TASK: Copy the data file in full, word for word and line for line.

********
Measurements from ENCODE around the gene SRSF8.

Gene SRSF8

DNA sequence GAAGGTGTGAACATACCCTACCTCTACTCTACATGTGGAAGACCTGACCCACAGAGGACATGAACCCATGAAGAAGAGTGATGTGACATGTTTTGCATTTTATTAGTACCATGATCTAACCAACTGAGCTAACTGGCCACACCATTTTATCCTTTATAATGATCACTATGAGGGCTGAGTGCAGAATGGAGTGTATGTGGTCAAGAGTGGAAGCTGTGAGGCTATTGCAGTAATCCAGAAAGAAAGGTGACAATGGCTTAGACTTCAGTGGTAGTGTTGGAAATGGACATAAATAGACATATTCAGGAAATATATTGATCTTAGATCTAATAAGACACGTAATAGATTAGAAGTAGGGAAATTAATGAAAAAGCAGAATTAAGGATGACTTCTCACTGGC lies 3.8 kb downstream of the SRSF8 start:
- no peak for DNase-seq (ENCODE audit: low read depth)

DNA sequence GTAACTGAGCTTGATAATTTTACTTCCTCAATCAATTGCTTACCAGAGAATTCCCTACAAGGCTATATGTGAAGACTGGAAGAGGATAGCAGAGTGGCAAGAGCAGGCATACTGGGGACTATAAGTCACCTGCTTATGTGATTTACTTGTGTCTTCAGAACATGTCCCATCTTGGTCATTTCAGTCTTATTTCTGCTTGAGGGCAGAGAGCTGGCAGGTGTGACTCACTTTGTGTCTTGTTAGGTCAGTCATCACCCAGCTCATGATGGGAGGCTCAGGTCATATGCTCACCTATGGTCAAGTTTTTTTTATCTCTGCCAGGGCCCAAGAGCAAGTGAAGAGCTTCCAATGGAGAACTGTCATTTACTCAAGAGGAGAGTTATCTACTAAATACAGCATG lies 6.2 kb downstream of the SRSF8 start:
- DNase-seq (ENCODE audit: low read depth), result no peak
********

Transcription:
Measurements from ENCODE around the gene SRSF8.

Gene SRSF8

DNA sequence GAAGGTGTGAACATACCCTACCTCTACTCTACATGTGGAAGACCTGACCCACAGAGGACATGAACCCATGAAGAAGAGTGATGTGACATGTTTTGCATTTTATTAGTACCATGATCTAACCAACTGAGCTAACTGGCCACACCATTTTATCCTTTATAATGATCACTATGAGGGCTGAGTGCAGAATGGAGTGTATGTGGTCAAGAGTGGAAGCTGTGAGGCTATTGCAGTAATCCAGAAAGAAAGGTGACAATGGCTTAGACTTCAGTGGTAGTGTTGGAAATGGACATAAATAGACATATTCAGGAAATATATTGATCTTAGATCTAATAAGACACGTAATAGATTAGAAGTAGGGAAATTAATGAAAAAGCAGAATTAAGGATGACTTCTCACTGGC lies 3.8 kb downstream of the SRSF8 start:
- no peak for DNase-seq (ENCODE audit: low read depth)

DNA sequence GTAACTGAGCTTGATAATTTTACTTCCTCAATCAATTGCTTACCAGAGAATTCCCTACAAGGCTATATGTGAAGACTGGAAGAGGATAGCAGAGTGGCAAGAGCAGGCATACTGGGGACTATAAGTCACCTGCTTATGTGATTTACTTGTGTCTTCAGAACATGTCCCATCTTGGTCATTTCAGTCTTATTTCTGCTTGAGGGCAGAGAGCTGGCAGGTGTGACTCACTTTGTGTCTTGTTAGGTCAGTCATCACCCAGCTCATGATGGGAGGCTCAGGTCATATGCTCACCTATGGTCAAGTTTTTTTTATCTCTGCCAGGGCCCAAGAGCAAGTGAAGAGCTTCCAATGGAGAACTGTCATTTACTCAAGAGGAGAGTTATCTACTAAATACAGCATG lies 6.2 kb downstream of the SRSF8 start:
- DNase-seq (ENCODE audit: low read depth), result no peak